Hugh Hewitt has a great column up today, talking about how the plot on the show “24″ is entirely realistic. He suggests that a suitcase nuclear bomb is entirely likely, and those that suggest 24 has “gone too far” are saying that the writers/producers are engaging in fear-mongering. Hugh says:
Given that there are easily, oh, 10 million people in the world who would stand up and cheer at the real version of Monday night’s fictionalized attack, and at least a few tens of thousands trying hard to do a deed of at least proportionate scale given the weaponry available, it is silly to argue that “it” couldn’t possibly happen. Of course it could happen. Eventually another nuke will go off, and it is not likely to be the obvious action of a state actor. So what is the “too far” in the question supposed to mean? It can only be that “24″ is engaged in fear-mongering, and that is as stupid a charge as can be made.
Indeed. But who cares? Why does this matter? It matters because it affects publilc opinion, and aids the enemy:
The problem of the last century was a failure in the imagining of evil, a failure which was in some ways evil’s accomplice. “It can’t happen” often masked the very unfolding of the too-awful-to-occur event.
Head-in-the-sand thinking is so pervasive. Its much more happy and fluffy to believe that bad things will never happen.
So this brings to mind an interesting question: why are those who choose to take a viewpoint that could be called “realistic” accused of fear mongering, while those who, at best, live in denial (and at worst, are evil’s “accomplice”, as Hugh says) are considered to have the more reasonable view of America’s (and the world’s) future?
Fear mongering is best defined as such: spreading discreditable, misrepresentative information designed to induce fear and apprehension.
Many on the left accuse Bush of fear mongering in all of his words about the war on terror. Why?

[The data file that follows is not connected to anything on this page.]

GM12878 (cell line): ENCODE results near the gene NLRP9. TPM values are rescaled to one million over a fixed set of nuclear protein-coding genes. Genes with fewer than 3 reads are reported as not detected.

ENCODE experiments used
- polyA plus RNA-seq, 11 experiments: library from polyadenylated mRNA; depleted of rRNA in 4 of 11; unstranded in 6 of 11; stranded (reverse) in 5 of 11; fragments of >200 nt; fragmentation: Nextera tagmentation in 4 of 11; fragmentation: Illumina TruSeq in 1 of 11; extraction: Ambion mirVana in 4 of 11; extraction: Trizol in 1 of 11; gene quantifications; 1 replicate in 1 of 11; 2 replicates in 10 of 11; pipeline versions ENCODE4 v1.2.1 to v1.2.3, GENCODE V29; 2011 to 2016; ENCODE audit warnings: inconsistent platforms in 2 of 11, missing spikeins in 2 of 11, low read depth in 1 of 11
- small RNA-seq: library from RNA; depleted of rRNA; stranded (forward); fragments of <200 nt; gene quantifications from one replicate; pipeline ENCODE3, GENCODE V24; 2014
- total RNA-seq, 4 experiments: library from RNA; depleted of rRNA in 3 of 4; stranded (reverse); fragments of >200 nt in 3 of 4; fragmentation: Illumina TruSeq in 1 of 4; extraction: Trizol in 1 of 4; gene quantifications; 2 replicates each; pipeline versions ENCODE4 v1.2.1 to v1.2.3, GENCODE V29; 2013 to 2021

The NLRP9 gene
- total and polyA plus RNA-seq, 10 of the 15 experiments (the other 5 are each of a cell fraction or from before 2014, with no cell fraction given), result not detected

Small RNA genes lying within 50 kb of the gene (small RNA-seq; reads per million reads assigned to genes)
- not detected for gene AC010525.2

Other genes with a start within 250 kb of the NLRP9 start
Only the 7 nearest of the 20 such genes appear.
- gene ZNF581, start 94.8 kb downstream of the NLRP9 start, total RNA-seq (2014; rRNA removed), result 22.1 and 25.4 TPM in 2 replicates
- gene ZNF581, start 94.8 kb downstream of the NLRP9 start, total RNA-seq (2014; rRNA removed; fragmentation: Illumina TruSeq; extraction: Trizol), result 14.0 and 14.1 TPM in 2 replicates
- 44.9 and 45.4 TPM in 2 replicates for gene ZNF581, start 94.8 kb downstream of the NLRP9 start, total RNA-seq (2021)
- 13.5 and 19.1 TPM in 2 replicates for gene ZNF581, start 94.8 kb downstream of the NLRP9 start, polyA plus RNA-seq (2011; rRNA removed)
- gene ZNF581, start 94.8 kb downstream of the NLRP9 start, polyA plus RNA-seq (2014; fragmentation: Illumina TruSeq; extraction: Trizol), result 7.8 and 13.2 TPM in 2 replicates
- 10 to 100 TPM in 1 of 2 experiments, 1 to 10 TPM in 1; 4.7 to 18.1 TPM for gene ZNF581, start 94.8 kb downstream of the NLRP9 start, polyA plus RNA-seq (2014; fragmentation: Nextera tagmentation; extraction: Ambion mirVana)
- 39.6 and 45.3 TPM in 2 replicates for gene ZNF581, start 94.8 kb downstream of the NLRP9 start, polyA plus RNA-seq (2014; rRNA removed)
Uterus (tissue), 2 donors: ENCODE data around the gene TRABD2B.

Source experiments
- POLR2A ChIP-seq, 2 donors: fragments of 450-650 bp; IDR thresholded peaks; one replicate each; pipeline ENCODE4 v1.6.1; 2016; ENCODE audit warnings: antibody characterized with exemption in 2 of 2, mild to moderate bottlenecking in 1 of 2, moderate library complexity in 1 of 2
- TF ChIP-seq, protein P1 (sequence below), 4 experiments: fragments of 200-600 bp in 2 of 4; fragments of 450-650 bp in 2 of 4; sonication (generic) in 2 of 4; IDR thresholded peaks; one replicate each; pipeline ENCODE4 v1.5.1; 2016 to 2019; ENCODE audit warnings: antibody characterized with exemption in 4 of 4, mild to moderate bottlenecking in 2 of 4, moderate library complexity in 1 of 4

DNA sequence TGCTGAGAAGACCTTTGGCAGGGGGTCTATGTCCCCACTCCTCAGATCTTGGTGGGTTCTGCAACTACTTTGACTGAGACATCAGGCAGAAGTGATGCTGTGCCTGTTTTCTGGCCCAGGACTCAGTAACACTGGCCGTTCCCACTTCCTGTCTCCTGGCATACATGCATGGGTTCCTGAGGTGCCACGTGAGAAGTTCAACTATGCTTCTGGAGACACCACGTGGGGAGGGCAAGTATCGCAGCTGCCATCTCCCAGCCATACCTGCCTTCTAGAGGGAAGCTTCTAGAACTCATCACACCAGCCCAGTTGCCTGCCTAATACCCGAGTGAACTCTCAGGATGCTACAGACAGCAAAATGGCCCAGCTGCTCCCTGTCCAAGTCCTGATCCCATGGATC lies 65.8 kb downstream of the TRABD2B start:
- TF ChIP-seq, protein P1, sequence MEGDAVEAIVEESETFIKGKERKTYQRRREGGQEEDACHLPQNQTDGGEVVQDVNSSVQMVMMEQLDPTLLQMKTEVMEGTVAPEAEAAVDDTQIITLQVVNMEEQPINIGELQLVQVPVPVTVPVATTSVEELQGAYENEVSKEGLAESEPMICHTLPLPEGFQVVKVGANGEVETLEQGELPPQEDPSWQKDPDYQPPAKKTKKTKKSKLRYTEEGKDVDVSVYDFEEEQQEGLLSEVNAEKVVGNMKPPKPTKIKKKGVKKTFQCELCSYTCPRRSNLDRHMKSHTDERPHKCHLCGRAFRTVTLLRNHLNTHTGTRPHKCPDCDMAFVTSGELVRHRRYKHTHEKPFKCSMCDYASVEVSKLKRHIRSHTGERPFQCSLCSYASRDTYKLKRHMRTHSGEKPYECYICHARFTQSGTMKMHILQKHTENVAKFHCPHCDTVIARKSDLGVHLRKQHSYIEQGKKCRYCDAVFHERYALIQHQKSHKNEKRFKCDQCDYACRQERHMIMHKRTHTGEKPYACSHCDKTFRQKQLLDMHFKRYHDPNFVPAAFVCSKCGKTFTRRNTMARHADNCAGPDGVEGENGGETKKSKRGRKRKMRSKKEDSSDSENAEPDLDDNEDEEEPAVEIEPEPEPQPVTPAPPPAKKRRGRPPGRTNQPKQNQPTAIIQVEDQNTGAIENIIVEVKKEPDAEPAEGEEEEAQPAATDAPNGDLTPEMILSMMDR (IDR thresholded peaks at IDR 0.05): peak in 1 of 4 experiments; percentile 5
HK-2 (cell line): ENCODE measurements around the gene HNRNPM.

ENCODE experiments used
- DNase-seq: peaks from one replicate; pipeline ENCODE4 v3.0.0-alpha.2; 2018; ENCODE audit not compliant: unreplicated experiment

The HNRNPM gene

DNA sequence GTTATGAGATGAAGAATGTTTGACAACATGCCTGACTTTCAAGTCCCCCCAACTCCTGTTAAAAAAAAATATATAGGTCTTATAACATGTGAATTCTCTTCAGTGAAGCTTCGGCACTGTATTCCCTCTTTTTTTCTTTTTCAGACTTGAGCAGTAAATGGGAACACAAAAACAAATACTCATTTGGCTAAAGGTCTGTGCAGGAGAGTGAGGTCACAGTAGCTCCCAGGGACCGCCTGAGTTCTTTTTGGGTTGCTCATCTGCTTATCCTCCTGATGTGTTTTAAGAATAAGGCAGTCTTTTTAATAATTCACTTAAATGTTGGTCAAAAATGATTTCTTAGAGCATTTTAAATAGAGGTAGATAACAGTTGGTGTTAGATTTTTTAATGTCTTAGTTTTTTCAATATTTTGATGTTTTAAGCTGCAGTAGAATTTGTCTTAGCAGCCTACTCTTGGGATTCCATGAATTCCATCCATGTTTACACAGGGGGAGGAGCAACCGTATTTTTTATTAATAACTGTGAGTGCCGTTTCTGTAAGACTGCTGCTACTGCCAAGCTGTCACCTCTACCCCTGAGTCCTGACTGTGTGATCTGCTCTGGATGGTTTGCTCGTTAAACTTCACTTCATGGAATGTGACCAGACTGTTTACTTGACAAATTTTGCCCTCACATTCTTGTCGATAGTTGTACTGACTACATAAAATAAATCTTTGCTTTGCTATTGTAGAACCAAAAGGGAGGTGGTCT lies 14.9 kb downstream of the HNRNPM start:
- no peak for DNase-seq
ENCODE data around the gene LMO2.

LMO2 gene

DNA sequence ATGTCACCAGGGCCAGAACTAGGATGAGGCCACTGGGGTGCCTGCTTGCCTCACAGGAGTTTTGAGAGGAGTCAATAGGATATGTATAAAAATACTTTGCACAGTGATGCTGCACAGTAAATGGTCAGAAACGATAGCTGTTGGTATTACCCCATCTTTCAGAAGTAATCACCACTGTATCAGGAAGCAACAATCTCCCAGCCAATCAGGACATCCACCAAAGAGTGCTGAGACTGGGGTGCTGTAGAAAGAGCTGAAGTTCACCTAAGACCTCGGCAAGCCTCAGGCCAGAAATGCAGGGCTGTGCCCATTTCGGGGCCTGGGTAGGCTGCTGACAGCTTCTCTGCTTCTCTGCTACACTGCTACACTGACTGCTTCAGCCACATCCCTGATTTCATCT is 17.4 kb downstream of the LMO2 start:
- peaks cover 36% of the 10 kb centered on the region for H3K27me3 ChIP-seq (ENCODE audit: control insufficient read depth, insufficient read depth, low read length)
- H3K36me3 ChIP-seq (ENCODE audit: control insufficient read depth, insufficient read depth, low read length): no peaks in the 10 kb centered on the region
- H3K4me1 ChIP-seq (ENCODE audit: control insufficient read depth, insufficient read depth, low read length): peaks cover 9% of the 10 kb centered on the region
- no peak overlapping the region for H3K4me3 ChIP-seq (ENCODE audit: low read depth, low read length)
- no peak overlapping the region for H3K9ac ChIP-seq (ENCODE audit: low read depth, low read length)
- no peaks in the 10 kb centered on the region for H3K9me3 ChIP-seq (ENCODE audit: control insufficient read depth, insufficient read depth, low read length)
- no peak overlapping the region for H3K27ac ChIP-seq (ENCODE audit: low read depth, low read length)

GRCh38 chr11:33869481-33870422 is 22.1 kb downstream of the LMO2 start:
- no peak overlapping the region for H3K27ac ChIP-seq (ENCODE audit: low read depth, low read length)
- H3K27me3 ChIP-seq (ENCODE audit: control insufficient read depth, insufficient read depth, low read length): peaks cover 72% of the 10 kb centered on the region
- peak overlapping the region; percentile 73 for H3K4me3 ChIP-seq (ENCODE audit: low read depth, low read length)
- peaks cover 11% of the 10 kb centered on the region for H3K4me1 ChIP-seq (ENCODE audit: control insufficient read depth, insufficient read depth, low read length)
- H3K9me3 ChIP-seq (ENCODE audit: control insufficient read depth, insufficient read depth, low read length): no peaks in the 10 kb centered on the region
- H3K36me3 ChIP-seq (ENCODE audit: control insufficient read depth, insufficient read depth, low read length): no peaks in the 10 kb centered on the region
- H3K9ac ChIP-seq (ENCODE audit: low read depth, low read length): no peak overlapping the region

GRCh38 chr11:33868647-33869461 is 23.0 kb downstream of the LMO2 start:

The answer is not complicated. They simply do not believe in the danger that lurks.
They hear that terrorists kill indiscriminately, and they don’t believe it. They hear that no act of ours invited the islamofascist hate, and they don’t believe it. They hear that “talks”, diplomacy and appeasement would not change their evil minds, nor limit their plans for murder, and they don’t believe it. They hear that the islamists thrive on the suffering of infidels, and they don’t believe it. As President Bush once said, “The enemy is never tired, never sated, never content with yesterday’s brutality”. Yet again, they don’t believe it.
Their pure hatred for President Bush not only clouds their judgment, it helps perpetuate the idea that “we are all fine here in America, Bush is just trying to convert us all to his fundamentalist ways, and oh yeah, he’s evil and wants oil”. Their hatred extends to everyone on the right, and that hatred is nurtured by the biased media, who are all too eager to report on America’s failings. This hatred also lulls people into believing that there is no threat out there. How could this be possible, given that 9/11 was only 5 years ago?
The threat is very real. Our soldiers battle against this threat every day, only its not on our own soil. Don’t we prefer it that way? When will the left understand that protecting our country is not about politics? The right isn’t trying to win an argument about terrorism, they are trying to protect Americans.
Living in denial eventually has its consequences, and in this case, they are dire. Let’s hope we continue to have more “realistic” people than “reasonable” people in charge of making the decisions for our safety.